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The New Trend? Reducing Stress in the Workplace—By Order of Management

The New Trend? Reducing Stress in the Workplace—By Order of Management

Millions of eyes and ears count on―and respect―Geoff Colvin’s insights on the key issues driving change in business, politics, and the economy. The senior editor of Fortune magazine, and named by Directorship magazine as one of the “100 Most Influential Figures in Corporate Governance,” Geoff draws on his years of insider access to top government figures and high-profile executives to share effective leadership strategies, and provides his unparalleled perspective on the business climate of today…and tomorrow. Geoff looks at how more and more leaders are starting to prioritize mental wellness for their employees in this month’s issue of Fortune magazine:

“Wellness is the new green,” says Kirsten Ritchie, and as director of sustainable design at the big Gensler architecture and design firm, she would know. I had asked her about important trends in workplaces. For years employers and employees have been insisting on eco-friendly buildings, and they still do—it’s just that now that’s all taken for granted.

People assume their building is good for the environment; now they want a building that’s good for them. And that shift is part of a larger trend. The wellness-at-work movement is accelerating in the U.S. at a time when employers generally are desperate to cut costs, and you have to wonder why. Employers on average will spend 15% more per employee on wellness programs this year than last, says a recent survey. More companies are offering free massages, gym memberships, nutrition counseling, meditation courses, and cash incentives to exercise. In addition, when they renovate an office building, the changes can be radical, says Ritchie—lots more natural light, high-rate air exchange, generous communal spaces.

Again, why all this now? Here’s what seems to be happening. As work becomes increasingly cognitive, fast-changing, and uncertain, we’re wearing people out in new ways. These are unforeseen effects of the friction-free economy. Back in the 1960s economists predicted that today’s typical worker would be so astoundingly productive that he’d have a low-worry occupation and get to spend 13 weeks a year on vacation. Instead, if you’re like most Americans, you’re not even taking all the vacation leave you’ve been granted. And when you do go on vacation, are you really recharging your batteries or just draining them at a slightly slower rate by checking email a bit less frequently?

The government workweek statistics mean less every year. They’re from the era when work was more sharply defined and the job stressors were largely physical. Today Cleveland Clinic offers wellness programs to employers and finds that physical issues—tobacco use, inactivity, poor nutrition—aren’t the biggest problem. Rather, “stress support is our clients’ No. 1 request,” says Joe Sweet, an executive at Cleveland Clinic Wellness. “The workforce is experiencing increased stress, anxiety, and depression at all levels. Nobody is immune to the rapid technology advances, and all feel the pressure to stay ahead of them or lose.”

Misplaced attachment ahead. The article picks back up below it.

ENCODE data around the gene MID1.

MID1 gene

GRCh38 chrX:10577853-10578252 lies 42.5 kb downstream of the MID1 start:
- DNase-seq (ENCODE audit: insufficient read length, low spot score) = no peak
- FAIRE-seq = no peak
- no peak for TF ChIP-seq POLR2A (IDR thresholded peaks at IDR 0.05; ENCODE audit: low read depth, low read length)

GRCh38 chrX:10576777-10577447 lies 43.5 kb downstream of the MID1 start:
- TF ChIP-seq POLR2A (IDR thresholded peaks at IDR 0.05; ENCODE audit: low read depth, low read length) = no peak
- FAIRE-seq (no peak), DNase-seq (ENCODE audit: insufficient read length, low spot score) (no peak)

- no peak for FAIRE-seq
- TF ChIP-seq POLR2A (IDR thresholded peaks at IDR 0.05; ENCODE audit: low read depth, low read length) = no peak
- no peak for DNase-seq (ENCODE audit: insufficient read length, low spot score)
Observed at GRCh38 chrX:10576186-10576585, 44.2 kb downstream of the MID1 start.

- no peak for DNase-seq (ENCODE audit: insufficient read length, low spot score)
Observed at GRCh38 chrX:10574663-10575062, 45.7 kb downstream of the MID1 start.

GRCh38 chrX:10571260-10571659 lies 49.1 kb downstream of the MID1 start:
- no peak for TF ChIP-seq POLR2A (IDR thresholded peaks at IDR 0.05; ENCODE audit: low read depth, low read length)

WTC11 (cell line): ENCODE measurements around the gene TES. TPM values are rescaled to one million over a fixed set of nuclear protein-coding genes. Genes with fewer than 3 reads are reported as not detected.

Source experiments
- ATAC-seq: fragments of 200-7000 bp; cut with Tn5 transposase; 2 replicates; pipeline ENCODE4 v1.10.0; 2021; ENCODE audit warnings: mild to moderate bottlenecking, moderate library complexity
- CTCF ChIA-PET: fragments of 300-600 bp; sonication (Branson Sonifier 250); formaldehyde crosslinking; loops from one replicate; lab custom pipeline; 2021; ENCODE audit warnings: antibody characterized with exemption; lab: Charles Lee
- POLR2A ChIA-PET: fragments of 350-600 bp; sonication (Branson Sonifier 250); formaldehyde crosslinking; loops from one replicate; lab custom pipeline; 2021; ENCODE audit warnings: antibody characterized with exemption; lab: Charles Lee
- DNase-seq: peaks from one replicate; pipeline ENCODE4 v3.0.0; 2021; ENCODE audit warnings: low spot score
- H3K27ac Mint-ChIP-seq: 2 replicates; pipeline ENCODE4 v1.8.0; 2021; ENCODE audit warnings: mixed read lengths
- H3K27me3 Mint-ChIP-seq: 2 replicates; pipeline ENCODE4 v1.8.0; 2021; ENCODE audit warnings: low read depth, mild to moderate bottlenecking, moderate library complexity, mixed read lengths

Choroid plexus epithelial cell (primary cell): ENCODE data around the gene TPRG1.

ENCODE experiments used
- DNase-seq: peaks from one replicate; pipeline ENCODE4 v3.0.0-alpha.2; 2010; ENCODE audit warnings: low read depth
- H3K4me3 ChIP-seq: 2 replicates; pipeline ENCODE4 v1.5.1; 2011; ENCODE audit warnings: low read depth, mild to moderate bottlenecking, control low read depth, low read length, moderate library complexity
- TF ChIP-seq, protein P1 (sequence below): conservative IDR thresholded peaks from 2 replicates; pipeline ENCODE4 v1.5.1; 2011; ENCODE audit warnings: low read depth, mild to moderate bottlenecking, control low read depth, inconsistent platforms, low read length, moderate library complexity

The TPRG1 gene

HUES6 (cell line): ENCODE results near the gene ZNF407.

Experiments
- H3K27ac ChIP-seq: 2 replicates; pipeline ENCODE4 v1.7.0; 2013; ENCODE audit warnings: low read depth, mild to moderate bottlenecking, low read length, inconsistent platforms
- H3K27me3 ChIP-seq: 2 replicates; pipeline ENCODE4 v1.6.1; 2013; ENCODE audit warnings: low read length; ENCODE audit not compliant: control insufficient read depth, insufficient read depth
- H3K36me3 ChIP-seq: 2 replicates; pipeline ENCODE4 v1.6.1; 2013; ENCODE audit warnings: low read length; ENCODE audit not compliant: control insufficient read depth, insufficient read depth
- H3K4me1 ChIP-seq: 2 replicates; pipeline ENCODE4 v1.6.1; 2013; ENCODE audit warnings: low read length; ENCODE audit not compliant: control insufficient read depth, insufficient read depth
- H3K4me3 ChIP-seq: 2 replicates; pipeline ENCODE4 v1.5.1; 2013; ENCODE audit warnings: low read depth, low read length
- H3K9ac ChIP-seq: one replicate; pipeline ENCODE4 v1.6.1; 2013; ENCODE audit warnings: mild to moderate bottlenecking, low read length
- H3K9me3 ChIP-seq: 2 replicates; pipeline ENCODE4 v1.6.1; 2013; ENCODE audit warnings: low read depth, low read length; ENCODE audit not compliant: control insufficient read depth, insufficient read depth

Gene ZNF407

A couple of high-profile suicides last year—of Zurich Insurance’s CFO and Swisscom’s CEO—raised the issue’s visibility, especially because of hints that high stress played a role in both cases. The two incidents are more emotionally than statistically significant. But Wall Street firms have responded with a spate of new policies, for example, urging employees to take all their vacation and forbidding them to come to the office on Saturdays; “exceptions should be rare and defensible,” says Citigroup’s policy, and if you really want to come in on Saturday, you need a manager’s approval.

Friction made the economy less efficient, but it protected people; sometimes it was simply not possible for you to be reached or to get information or participate in a meeting. In today’s friction-free economy the old protections are gone, and employers and employees are struggling more than ever to figure out the new ones. “Some organizations are ramping up the promotion of their employee-assistance programs,” reports Cleveland Clinic’s Sweet, “in an effort to extinguish the supposed stigma of meeting with a clinical counselor to discuss anxiety, burnout, or depression.”

My advice? Take all your vacation this year, though I know you probably won’t. Don’t check work email more than once a day on vacation, though I realize that’s also impossible. Sign up for the mindfulness course at work. I know you don’t have time, but remember that people who meditate have a saying that if you don’t have time for a half-hour of meditation a day, you need an hour.
We’ve been replacing the physical stressors of work with mental and emotional stressors for many years. What’s new is that we’re hitting a resistance point. Many people seem to be reaching a limit. In an increasingly friction-free economy, mental and emotional health is the new wellness.

By Geoff Colvin/Fortune/July, 2014